What the Papers Say, Feb. 20, 2013
- BBC Monitoring
- Feb. 20 2013 00:00
- Last edited 09:44
1. Andrei Kolesnikov article headlined "Rejected in Russian words" reports on President Vladimir Putin's visit to the Jewish Museum in Moscow where he said that the Schneerson library will not be taken out of Russia despite claims by some US Jews; pp 1, 3 (1,439 words).
2. Viktor Khamrayev et al. report headlined "State Duma wants to see Michael McFaul" says that experts believe that the State Duma should better deal with the problem of child abuse at home rather than summon US ambassador Michael McFaul for explanations following the killing of a Russian boy adopted by a US couple; pp 1, 3 (969 words).
3. Vladislav Trifonov article headlined "Loan stolen from VEB given more preferable terms" says that the case of 14m dollars allegedly stolen from Vneshekonombank, involving the first deputy head of the chairman of the bank's board of directors, has fallen apart as the correspondence between the bank and its borrower was made public. It proves that the money in question has not been stolen, in fact; pp 1, 4 (549 words).
4. Vladislav Novyy article headlined "Russian Post shifts from general to specific" says that a large-scale reform of Russian Post is planned as the company will be split into logistic infrastructure and a firm providing people with various post services; pp 1, 13 (765 words).
5. Natalya Bashlykova and Anton Arsenyev article headlined "Mikhail Prokhorov attracts with culture" says that billionaire and leader of the Civil Platform party Mikhail Prokhorov is looking for new members among supporters of other parties. Former members of the Yabloko party are ready to join Civil Platform in St Petersburg; p 2 (608 words).
6. Sofya Samokhina et al. report headlined "Oleg Mikheyev can turn from immune one into defendant" says the State Duma has stripped A Just Russia deputy Oleg Mikheyev of parliamentary immunity. He is suspected of large-scale fraud with a bank loan; p 2 (593 words).
7. Kirill Belyaninov article headlined "Foster parents turn answering machine on" says that no charges have been brought against the US foster parents of the Russian boy reportedly beaten to death; p 3 (584 words).
8. Oleg Rubnikovich article headlined "Relatives' refusal" says that former Defence Minister Anatoliy Serdyukov and his former subordinate Yevgeniya Vasilyeva have refused to answer questions of the investigation carrying out a probe into the Oboronservis corruption case; p 4 (702 words).
9. Pavel Tarasenko article headlined "Britain expects wave from East" says that over 50,000 Bulgarians and Romanians may move to the UK in 2014 as restrictions on their entry will be removed; p 7 (523 words).
10. Mariya Yefimova and Yelena Chernenko article headlined "Libya does not understand Russian-Arabic" says that the Russia-Arab League forum in Moscow will be held without Libya, which has ignored Russia's invitation; p 7 (645 words).
11. Sergei Strokan article headlined "Present for elephants" says that the UK plans to spend 25bn dollars to develop cooperation with India as Prime Minister David Cameron is finishing his visit to India; p 8 (621 words).
12. Article by Konstantin Makiyenko, deputy director of the Center for the Analysis of Strategies and Technologies, in opinion column headlined "Price of issue" compares the visits of Putin and UK Prime Minister David Cameron to India and says that Delhi is stepping up cooperation with the West rather than with Russia; p 8 (372 words).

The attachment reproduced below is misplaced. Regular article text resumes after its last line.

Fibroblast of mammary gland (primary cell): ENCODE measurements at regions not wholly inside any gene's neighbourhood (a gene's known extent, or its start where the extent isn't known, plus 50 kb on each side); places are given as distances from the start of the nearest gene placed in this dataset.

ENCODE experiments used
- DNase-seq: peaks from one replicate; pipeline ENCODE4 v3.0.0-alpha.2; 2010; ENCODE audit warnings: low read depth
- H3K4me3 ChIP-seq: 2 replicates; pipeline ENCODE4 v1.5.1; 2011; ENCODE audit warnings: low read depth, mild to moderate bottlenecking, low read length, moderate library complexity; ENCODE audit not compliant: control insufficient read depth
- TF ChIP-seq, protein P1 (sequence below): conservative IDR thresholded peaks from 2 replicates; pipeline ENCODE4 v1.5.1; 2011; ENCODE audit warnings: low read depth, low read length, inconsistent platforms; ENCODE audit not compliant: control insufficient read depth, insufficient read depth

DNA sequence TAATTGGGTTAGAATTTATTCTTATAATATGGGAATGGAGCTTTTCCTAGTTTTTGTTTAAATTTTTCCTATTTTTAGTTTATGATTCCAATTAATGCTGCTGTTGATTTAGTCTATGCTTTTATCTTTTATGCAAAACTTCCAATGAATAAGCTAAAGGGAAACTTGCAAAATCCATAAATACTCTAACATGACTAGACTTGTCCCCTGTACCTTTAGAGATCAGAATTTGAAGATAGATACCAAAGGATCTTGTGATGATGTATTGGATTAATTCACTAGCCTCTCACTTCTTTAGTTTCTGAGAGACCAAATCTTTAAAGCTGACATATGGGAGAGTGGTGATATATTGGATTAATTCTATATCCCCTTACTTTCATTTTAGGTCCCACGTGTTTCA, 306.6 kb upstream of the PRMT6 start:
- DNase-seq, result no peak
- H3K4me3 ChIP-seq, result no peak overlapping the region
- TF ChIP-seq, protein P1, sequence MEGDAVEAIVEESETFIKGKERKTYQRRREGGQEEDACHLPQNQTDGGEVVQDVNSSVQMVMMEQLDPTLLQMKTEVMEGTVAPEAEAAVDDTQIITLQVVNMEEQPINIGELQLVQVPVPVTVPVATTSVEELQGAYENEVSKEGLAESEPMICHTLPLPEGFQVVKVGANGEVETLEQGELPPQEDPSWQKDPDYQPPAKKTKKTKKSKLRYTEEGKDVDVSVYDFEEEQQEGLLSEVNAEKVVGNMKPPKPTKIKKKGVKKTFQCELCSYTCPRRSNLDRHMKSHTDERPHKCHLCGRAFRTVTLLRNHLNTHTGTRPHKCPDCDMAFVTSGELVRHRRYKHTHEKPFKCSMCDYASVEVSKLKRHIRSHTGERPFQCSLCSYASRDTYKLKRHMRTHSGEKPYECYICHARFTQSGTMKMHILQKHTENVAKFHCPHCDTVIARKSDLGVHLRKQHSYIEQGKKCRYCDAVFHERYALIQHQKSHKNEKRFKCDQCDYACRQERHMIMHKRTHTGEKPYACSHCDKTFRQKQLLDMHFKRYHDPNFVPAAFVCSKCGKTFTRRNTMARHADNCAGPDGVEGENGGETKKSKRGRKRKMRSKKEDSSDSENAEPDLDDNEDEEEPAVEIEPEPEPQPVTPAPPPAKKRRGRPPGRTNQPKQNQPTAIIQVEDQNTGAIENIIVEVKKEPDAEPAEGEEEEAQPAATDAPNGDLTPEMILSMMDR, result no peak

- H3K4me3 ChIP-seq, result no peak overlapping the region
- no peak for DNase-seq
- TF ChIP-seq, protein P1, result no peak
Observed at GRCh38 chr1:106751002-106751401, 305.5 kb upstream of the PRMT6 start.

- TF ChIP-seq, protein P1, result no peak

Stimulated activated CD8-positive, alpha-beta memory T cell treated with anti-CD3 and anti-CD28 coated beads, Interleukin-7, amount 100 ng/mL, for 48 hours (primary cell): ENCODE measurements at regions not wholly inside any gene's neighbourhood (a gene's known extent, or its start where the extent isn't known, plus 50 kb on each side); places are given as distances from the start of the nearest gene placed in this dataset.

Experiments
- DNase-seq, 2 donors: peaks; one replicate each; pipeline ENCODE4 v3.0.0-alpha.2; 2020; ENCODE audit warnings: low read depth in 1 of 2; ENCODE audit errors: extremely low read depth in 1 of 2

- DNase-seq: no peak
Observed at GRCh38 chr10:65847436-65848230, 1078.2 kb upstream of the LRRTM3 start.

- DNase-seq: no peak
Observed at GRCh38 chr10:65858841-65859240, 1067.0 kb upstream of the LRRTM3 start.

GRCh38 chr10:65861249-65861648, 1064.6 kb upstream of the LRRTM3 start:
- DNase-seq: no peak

13. Yelena Chernenko article headlined "Russia invited to Mali" says Russia has been invited to take part in the EU military operation against Islamists in Mali. The proposal was made at the meeting of Russian Foreign Minister Sergey Lavrov and EU High Representative for Foreign Affairs and Security Policy Catherine Ashton in Brussels; p 8 (535 words).
1. Alexandra Samarina and Ivan Rodin article headlined "Alezander Bastrykin to help overseas Themis" says the Russian Investigations Committee is carrying out a probe into the killing of a Russian boy adopted by a US couple. The State Duma wants to invite the US ambassador to Russia for explanations; pp 1, 3 (1.019 words).
2. Igor Naumov article headlined "Payments and state services do not fit in with electronic card" says a project to introduce universal electronic cards in Russia is not being implemented due to a lack of financing in regional budgets; pp 1, 4 (878 words).
3. Ivan Rodin and Sergei Konovalov article headlined "Military day in presidential reception offices" says that Putin's public reception offices have invited servicemen to come on 22 February and share their problems as the authorities are afraid of a possible rise in number of discontent officers; pp 1, 3 (999 words).
4. Anastasia Bashkatova article headlined "Unhappy prospects for Russian milkmen" says Russia's accession to the WTO will result in reduction of domestic dairy production by 1-2 per cent a year; pp 1, 4 (739 words).
5. Tatyana Ivzhenko article headlined "Kiev slaps EU in the face ahead of summit" says the Ukraine-EU summit is to be held amid a scandal over keeping opposition activists in custody in Kiev; pp 1, 7 (1,002 words).
6. Yury Paniyev article headlined "Chinese hackers in uniform wage cyber war against America" says the US company Mandiant engaged in cyber security has accused the Chinese authorities of involvement in cyber attacks on the US government bodies and infrastructure. The company claims it has proof of the Chinese People's Liberation Army's involvement; pp 1, 8 (623 words).
7. Editorial headlined "Currency wars escalate" looks at the measures taken by some Western economies to lower the cost of their national currencies to cope with the economic crisis; p 2 (540 words).
8. Vladimir Mukhin article headlined "Dmitriy Medvedev's explosive concerns" says the Russian federal budget still lacks money to clear the land in Chechnya and Ingushetia from mines; p 2 (638 words).
9. Svetlana Gavrilina report "Muslim patrols in central St Petersburg" says that order and security in the infamous shopping area Apraksin Dvor in St Petersburg will be maintained with the help of enhanced police detachments and representatives of the North Caucasus diaspora; p 2 (600 words).
10. Yury Simonyan article headlined "Serzh Sargsyan remains president" says the presidential election results in Armenia have shown that a new opposition force has emerged despite the fact that Serzh Sargsyan was re-elected president; p 7 (587 words).
11. Viktoria Panfilova article headlined "Dushanbe flirts with Washington" says that in order to please Washington, the Tajik authorities are delaying the signing of an agreement on a military base with Russia. Dushanbe is changing priorities in its foreign policy, experts note; p 7 (701 words).